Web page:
Pilot in DTLA will bring 1,090 bikes to 65-plus stations throughout DTLA, which will allow residents, tourists and public-transit users to easily access bicycles that they can check out at one station and leave at another – bikeshare use worldwide, now over 1 million
The Los Angeles City Council voted on August 8, 2015 to partner with Metro to launch a pilot bike-sharing program in Downtown Los Angeles, which will bring 1,090 bicycles to 65-plus stations by 2016. The program aims to eventually expand to other neighborhoods, such as Hollywood, Mid-City, North Hollywood and Venice.
Bikeshare has been an effective tool in expanding the number of mobility options available for short trips in other cities, improving the health of its users, decreasing crashes, and producing positive outcomes for business.
Bikeshare is a partnership between Metro, and the City of Los Angeles Department of Transportation (LADOT). Bicycle Transit Systems, Inc. (BTS) and its partner BCycle were selected to implement the program for Metro in Los Angeles and other cities. The program builds on successful bikesharing operations in other major cities, including Washington D.C., Chicago, San Francisco, Seattle, New York and Paris.
After a 2012 effort to bring bikesharing to Downtown Los Angeles failed to materialize, Councilmember José Huizar, who represents a majority of DTLA, welcomes the program, which compliments his DTLA Forward initiative, aimed at improving pedestrian, public space and bicycle access in DTLA.
“This bikesharing program is a long time coming for DTLA and the City of Los Angeles,” said Councilmember Huizar. “We have been leading the fight to bring more pedestrian and bicycle uses to the City, particularly in Downtown, where many of its 53,000 residents live car-free lives. Our bikesharing service will greatly benefit them, as well as the many workers, visitors and tourists who come to DTLA each and every day.”
Under the plan, Metro and the City of Los Angeles will share capital costs. Metro will cover 35% of net operations and maintenance costs and the City will cover the remaining 65%.
"Bikesharing’s return on investment is proven and powerful,” said Seleta Reynolds, LADOT General Manager. “It is good for local business, public health, and community happiness. The City is a proud partner to Metro in launching a new form of safe, equitable, and fun public transit.”
Naming rights for the bikeshare system will be retained by Metro and advertising rights on bikeshare stations will belong to the City and be negotiated separately from the MOU approved today.
“We’re very pleased to partner with the City of Los Angeles to bring bike sharing to Downtown L.A. next year,” said Mark Ridley-Thomas, L.A. County Supervisor and Metro Board Chair. “This partnership will do wonders to extend the reach of Metro’s bus and rail system and give Angelinos brand new, efficient and sustainable transportation options. Following Downtown L.A.’s bike sharing pilot, we look forward to expanding the bike share program to many other cities within Los Angeles County.”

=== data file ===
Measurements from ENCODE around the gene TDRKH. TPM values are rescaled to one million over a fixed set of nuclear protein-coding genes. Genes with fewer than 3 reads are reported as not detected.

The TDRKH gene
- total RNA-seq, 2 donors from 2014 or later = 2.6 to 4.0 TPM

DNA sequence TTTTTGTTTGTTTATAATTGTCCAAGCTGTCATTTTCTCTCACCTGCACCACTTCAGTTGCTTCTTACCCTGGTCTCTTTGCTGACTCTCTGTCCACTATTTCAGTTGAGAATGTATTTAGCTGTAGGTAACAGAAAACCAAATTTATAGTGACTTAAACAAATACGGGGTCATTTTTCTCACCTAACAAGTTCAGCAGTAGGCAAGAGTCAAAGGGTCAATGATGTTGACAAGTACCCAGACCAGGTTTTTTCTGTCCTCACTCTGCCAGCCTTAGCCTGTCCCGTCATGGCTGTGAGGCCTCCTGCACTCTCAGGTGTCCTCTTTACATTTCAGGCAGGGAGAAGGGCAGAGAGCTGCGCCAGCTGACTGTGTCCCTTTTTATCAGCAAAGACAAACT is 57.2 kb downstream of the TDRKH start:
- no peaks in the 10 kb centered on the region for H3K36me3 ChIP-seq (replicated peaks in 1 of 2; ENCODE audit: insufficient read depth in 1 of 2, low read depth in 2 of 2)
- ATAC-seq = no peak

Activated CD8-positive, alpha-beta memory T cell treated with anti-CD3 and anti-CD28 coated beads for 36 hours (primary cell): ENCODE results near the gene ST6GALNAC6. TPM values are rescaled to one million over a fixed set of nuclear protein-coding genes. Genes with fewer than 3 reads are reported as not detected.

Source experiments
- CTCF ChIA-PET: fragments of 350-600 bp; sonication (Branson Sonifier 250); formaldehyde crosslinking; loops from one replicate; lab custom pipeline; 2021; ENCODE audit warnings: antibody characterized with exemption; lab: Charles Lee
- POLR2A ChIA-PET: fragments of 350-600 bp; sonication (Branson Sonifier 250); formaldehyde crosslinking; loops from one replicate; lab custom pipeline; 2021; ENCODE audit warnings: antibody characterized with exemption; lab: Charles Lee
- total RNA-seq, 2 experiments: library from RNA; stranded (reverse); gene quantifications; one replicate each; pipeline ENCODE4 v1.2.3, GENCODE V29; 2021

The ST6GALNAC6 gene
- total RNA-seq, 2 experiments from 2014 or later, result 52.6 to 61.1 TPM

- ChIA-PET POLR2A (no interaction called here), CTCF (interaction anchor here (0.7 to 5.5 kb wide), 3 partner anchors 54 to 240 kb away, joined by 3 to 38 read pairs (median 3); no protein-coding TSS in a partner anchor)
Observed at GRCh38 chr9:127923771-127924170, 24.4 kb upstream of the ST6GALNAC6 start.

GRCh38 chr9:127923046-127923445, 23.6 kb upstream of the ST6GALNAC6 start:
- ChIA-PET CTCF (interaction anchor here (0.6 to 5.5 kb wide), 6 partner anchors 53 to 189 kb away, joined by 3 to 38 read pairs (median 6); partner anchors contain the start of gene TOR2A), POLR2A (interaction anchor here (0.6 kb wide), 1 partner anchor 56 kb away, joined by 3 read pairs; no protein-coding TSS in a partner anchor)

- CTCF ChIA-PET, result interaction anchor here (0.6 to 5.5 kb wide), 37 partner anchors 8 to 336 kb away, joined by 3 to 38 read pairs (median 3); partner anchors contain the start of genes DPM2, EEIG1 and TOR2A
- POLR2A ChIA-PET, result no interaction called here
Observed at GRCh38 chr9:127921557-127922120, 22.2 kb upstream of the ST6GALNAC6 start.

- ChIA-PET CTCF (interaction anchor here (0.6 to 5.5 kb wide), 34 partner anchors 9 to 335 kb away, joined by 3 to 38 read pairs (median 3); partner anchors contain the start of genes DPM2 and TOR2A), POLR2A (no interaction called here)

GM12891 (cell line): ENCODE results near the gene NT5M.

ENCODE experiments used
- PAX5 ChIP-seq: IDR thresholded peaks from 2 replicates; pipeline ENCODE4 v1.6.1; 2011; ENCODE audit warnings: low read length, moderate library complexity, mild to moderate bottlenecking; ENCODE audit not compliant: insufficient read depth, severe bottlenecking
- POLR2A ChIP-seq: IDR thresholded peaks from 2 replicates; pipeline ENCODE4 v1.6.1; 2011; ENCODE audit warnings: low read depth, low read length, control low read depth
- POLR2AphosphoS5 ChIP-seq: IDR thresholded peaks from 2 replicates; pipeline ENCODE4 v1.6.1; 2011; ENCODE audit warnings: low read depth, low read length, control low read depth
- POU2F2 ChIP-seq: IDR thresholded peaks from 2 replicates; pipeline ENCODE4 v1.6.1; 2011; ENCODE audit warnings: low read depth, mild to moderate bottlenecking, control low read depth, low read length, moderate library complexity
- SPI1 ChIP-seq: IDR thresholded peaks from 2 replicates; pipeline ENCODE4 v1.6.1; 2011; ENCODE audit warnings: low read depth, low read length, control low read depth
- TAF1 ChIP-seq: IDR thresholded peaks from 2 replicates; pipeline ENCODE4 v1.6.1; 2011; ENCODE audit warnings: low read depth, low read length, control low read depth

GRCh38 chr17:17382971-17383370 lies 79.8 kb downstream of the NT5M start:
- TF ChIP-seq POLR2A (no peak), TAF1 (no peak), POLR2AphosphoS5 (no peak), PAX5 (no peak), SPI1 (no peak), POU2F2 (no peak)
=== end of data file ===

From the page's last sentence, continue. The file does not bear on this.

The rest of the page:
BTS/BCycle is working on integrating transit fare cards similar to Metro’s TAP card, bringing a convenient, unified payment system to the county’s rail, bus and bikeshare systems.
Councilmember Mike Bonin also serves as a Metro Boardmember and helped usher in the new program.
“I am incredibly excited that we are moving forward with bike share in L.A. and that we are focusing on developing a system that will connect our neighborhoods,” said Transportation Committee Chair Mike Bonin. “It defies logic that snowy cities around the country have had bike share for years, but a city like Los Angeles, with our wonderful weather and communities begging to be biked, still hasn’t gotten this done yet. I’m excited this is happening in L.A. and I can’t wait for it to reach the Westside in the near future.”
Bikesharing programs have grown throughout the years from the free white bike programs introduced by the Dutch in the 1970s to the current explosion of member-based, electronic kiosk-operated bicycle sharing programs globally. In 2015, the global number of bikeshare bikes surpassed 1 million. Most major cities in North America have developed bikeshare programs.
· In Denver, 43% of bikeshare users say they use bikeshare to replace car trips.
· In Washington, D.C., 31% of bikeshare users report lower stress levels.
· In Paris, local bike sales increased 35% one year after the Velib bikeshare system was installed.
· New York’s Citibike system has created 200 local jobs.
· In five cities with bikeshare systems, injuries to people bicycling decreased by 30% compared to cities without bikeshare systems.
The City of Los Angeles and Metro are creating a system in which bikeshare is a form of public transportation.
The capital cost of the Pilot Program is anticipated to be $5,806,034. Metro grant funding from two sources have been secured in order to cover all of these capital costs. The first grant is $3,792,893 in ExpressLanes Net Toll Revenue. In addition, the Metro Board approved reprogramming $2,013,141 in Metro Call for Project funding from two former CRA projects to offset capital costs and pay for the remainder of the capital purchase of equipment for the Program.
The total Operations and Maintenance cost of the two-year program is estimated to be $5,259,639. The City's 65% share will be offset by revenue from user fees, and the remaining net costs are recommended to be paid through a combination of funds from the Local Transportation Fund (TDA) and the Measure R Local Return 5% set-aside for bicycle programs.